We require the distributions of H and recently formed stars which we trace via CO emission and a combination of H and IR emission, respectively.
2.1. Molecular Gas from CO Data
Star-forming clouds consist mainly of H, which cannot be directly observed under typical conditions. Instead, H is usually traced via emission from the second most common molecule, CO. We follow this approach, estimating H masses from the CO data of Rosolowsky et al. (2007), which combines the BIMA (interferometric) data of Engargiola et al. (2003) and the FCRAO m (single-dish) data of Heyer et al. (2004). The resolution of the merged data cube is km s with a median noise of mK ( M pc for our adopted ). Rosolowsky et al. (2007) showed that this combined cube recovers the flux of the Heyer et al. (2004) FCRAO data.
We convert integrated CO intensities into molecular gas surface densities assuming = cm (K km s). This is approximately the Milky Way conversion factor and agrees well with work on M33 by Rosolowsky et al. (2003). For this :
where is the integrated CO intensity over the line of sight and is the mass surface density of molecular gas, including helium.
The data cover a wide bandpass, only a small portion of which contains the CO line. As a result, direct integration of the cube over all velocities produces an unnecessarily noisy map. Therefore, we “mask” the data, identifying the velocity range likely to contain the CO line along each line of sight. We integrate over all channels with km s of the local mean H i velocity (using the data from Deul & van der Hulst, 1987). To ensure that this does not miss any significant emission, we also convolve the original CO cube to ″ resolution and then identify all regions above in consecutive channels. Any region within or near such a region is also included in the mask. We blank all parts of the data cube that do not meet either criteria and then integrate along the velocity axis to produce an integrated CO intensity map. Figure 1 shows this map at full resolution (middle left) and smoothed to resolution (top left) to increase the SNR and highlight extended emission. The noise in the integrated intensity map varies with position but typical values are M pc; the dynamic range (peak SNR) is . The mass sensitivity in an individual resolution element is M.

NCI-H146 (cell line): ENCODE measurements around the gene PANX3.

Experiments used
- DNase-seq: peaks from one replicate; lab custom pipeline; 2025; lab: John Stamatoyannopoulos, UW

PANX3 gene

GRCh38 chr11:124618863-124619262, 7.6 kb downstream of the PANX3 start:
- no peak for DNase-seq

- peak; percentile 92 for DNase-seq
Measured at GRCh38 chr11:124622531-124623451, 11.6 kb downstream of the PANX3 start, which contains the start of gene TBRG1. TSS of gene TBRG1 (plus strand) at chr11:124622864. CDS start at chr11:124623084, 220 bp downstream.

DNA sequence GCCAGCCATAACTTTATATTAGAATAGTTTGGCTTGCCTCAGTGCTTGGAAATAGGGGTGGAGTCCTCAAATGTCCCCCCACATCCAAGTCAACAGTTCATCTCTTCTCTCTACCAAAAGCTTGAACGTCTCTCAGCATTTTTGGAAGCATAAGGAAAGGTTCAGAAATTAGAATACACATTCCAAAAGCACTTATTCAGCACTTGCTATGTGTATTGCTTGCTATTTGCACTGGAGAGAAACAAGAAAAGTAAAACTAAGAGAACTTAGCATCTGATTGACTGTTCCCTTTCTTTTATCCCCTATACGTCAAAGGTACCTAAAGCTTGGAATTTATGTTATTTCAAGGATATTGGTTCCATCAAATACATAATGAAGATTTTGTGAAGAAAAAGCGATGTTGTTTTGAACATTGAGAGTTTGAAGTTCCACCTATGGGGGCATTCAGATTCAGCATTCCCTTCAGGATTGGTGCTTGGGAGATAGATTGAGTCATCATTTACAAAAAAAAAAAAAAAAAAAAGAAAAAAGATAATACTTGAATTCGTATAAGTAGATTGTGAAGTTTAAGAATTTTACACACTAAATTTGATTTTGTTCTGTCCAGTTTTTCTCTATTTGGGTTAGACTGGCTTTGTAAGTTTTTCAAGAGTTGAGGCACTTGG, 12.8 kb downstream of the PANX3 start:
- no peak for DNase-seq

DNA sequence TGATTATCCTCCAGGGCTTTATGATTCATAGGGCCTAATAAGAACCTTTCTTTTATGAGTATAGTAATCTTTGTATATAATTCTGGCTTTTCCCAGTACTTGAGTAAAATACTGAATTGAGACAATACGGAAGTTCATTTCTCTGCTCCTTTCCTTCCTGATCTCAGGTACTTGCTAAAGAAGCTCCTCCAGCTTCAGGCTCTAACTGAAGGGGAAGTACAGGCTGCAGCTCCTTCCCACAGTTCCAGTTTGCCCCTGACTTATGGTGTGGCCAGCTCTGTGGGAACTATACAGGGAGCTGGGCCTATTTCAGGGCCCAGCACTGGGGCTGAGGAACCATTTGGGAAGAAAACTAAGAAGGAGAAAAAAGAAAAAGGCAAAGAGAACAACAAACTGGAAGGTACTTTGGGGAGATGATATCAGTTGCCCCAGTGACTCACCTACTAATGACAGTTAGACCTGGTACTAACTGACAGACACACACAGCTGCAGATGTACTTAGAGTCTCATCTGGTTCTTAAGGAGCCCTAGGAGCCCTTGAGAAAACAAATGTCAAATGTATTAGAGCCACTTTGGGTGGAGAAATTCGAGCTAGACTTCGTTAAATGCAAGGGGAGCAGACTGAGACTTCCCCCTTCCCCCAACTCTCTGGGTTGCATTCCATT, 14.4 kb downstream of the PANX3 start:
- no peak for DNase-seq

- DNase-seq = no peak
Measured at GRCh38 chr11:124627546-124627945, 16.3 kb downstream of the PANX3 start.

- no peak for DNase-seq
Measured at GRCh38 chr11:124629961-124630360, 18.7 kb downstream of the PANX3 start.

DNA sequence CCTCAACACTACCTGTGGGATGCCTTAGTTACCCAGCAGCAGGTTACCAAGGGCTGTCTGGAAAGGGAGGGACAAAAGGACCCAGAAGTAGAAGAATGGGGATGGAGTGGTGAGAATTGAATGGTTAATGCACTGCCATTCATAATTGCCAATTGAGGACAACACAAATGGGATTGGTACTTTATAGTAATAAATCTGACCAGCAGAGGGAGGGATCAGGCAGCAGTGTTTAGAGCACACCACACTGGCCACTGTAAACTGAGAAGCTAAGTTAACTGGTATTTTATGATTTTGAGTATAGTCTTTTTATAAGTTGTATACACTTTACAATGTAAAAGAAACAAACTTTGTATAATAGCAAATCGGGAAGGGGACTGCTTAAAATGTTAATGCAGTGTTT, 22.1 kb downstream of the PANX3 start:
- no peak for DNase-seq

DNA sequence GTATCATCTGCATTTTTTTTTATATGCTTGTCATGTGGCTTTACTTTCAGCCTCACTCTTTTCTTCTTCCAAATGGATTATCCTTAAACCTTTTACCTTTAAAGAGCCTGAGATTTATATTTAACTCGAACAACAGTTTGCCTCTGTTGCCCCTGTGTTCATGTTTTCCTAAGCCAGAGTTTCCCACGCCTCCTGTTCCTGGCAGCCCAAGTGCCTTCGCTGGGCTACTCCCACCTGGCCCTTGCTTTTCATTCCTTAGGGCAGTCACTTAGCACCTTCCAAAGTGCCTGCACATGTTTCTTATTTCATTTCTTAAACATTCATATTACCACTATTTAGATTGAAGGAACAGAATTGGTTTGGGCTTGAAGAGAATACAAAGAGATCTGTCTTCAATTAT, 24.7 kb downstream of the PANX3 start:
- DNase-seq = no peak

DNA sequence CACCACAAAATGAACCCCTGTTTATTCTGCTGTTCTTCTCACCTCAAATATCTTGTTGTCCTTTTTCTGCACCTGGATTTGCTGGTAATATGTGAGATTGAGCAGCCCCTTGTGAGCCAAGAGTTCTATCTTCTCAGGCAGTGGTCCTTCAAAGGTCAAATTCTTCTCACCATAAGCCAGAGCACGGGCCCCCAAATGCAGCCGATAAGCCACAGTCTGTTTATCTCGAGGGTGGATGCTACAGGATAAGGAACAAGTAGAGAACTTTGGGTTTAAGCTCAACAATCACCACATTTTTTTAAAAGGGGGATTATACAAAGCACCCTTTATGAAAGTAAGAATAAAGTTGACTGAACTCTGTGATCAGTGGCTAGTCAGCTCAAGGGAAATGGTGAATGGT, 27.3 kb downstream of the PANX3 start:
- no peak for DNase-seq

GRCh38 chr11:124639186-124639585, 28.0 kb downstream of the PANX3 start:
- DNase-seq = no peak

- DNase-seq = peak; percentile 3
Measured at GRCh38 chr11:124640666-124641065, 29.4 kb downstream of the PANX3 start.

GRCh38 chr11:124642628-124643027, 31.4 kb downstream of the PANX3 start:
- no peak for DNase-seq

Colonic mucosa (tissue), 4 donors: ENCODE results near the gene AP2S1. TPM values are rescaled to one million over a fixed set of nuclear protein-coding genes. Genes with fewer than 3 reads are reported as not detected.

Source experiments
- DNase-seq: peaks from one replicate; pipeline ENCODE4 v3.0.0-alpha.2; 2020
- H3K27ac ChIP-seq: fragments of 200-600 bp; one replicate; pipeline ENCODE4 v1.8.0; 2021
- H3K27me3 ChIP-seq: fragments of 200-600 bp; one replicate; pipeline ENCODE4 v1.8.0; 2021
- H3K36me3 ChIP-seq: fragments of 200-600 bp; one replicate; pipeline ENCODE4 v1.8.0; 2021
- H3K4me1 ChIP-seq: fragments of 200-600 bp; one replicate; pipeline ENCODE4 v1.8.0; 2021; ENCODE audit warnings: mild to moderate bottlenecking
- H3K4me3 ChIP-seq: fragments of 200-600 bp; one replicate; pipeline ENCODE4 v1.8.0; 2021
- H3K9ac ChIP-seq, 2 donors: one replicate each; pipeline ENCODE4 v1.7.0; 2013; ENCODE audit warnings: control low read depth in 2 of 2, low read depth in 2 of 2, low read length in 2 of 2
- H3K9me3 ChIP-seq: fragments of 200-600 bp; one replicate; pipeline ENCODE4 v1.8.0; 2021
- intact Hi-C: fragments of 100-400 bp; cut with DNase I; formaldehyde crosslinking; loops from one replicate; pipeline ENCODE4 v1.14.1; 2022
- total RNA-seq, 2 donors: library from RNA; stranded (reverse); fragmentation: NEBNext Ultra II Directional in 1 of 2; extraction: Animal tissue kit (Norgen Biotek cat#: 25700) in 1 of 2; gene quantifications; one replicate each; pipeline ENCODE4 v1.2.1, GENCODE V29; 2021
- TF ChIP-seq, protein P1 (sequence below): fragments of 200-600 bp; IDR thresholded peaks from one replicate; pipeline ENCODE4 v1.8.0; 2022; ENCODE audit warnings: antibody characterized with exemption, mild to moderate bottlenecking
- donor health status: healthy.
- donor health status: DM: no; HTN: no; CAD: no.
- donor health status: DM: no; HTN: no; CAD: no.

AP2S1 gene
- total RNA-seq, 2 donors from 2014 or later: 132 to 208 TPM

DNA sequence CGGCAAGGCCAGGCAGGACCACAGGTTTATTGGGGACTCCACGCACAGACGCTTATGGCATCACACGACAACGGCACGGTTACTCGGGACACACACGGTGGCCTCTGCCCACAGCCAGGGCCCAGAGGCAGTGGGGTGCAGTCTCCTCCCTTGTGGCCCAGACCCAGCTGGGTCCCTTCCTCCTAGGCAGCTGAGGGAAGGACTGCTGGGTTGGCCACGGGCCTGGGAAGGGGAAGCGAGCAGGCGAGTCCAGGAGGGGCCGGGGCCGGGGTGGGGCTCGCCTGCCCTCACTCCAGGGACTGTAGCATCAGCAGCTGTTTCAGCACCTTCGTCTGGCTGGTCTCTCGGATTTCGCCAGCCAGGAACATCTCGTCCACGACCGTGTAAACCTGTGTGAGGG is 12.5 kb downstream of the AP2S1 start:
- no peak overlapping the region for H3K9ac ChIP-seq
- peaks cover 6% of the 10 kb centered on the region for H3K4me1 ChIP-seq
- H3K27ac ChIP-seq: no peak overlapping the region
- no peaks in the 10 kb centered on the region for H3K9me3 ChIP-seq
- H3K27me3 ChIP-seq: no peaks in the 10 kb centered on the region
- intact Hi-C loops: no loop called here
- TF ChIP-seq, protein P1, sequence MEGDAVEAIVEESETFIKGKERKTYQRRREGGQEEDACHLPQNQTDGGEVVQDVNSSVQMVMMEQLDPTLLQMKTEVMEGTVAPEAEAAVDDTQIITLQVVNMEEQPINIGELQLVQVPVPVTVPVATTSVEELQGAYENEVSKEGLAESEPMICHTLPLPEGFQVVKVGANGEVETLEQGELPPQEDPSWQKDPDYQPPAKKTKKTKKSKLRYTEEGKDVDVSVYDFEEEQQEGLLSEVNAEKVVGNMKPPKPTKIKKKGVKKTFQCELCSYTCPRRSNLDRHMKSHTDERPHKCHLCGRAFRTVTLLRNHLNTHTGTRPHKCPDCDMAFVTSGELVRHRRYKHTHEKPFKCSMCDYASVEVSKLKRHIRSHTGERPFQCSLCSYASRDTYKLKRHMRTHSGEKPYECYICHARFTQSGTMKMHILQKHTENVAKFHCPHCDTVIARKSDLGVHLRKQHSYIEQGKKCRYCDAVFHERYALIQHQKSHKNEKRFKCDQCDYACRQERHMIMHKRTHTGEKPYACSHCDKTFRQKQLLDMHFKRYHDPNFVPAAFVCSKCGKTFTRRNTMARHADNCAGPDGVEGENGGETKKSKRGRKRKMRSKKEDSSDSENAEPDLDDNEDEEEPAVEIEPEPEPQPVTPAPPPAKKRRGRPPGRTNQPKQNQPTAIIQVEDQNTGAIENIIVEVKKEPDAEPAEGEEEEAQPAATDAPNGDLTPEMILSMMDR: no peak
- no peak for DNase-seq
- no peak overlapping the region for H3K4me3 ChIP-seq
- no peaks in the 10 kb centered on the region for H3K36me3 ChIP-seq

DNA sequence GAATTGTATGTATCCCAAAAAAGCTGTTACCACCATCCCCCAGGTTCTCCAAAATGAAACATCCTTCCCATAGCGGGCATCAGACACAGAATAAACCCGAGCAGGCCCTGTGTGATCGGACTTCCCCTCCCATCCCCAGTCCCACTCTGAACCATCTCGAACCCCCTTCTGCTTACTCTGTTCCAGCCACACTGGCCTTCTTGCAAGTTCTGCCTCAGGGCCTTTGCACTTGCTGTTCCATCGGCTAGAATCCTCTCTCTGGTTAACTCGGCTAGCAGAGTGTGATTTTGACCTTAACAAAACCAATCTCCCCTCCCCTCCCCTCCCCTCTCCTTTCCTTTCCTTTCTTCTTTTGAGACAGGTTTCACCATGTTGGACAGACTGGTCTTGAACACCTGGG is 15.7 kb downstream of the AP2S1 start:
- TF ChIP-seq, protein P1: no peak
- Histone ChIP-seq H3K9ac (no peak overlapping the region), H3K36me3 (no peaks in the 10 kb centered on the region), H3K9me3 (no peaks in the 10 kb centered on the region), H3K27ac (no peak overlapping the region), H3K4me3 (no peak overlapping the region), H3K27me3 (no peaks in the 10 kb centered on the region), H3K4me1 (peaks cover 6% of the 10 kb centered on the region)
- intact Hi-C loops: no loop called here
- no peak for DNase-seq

2.2. Recent Star Formation from H and IR Data
We trace the distribution of recent star formation using H emission, which is driven by ionizing photons produced almost exclusively in very young (massive) stars. We account for extinction by combining H and infrared (24m) emission, a powerful technique demonstrated by Calzetti et al. (2007) and Kennicutt et al. (2007, 2009). Assuming continuous star formation over the past Myr and studying a set of extragalactic star-forming regions, Calzetti et al. (2007) found the recent star formation rate (SFR) to be
where (H) and are the luminosities of a region in H emission and at µm, measured in erg s.
The assumption of continuous star formation is certainly inapplicable to individual regions, which are better described by instantaneous bursts (e.g., Relaño & Kennicutt, 2009). We only report averages of a large set () of regions, which together constitute a large part of M33’s total H, and argue that this justifies the application of Equation 2 (see Section 3.2). In any case SFR units allow ready comparison to previous work.
2.2.1 H Data
We use the narrow-band H image obtained by Greenawalt (1998) with the KPNO m telescope. The reduction, continuum subtraction, and other details of these data are described by Hoopes & Walterbos (2000). Before combination with the IR map, we correct the H map for Galactic extinction using a reddening of (Schlegel et al., 1998) and a ratio of H narrow band extinction to reddening of .
Studies of M33 and other nearby galaxies find typically % of the H emission to come from “diffuse ionized gas” (DIG, Hoopes & Walterbos, 2000; Thilker et al., 2002; Hoopes & Walterbos, 2003; Thilker et al., 2005). The origin of this emission is still debated; it may be powered by leaked photons from bright H ii regions or it may arise “in situ” from isolated massive stars. We choose to remove this diffuse component from the H map and any discussion of H emission in the following analysis refers to this DIG-subtracted map (we assess the impact of this step in the Appendix). We do so using the following method from Greenawalt (1998). We begin by median filtering the H map with a pc kernel. We then identify H ii regions as areas in the original map that exceed the median-filtered map by an emission measure of pc cm (outlined by black contours in the top right panel of Figure 1). We blank these regions in the original map and smooth to get an estimate of DIG emission towards the H ii regions. Our working map consists of only emission from the H ii regions after the DIG foreground has been subtracted. The integrated H flux (inside kpc) allocated to the diffuse map is erg s (%) while the part allocated to the DIG-subtracted, H ii-region map is erg s (%), in good agreement with previous results on M33 and other nearby galaxies.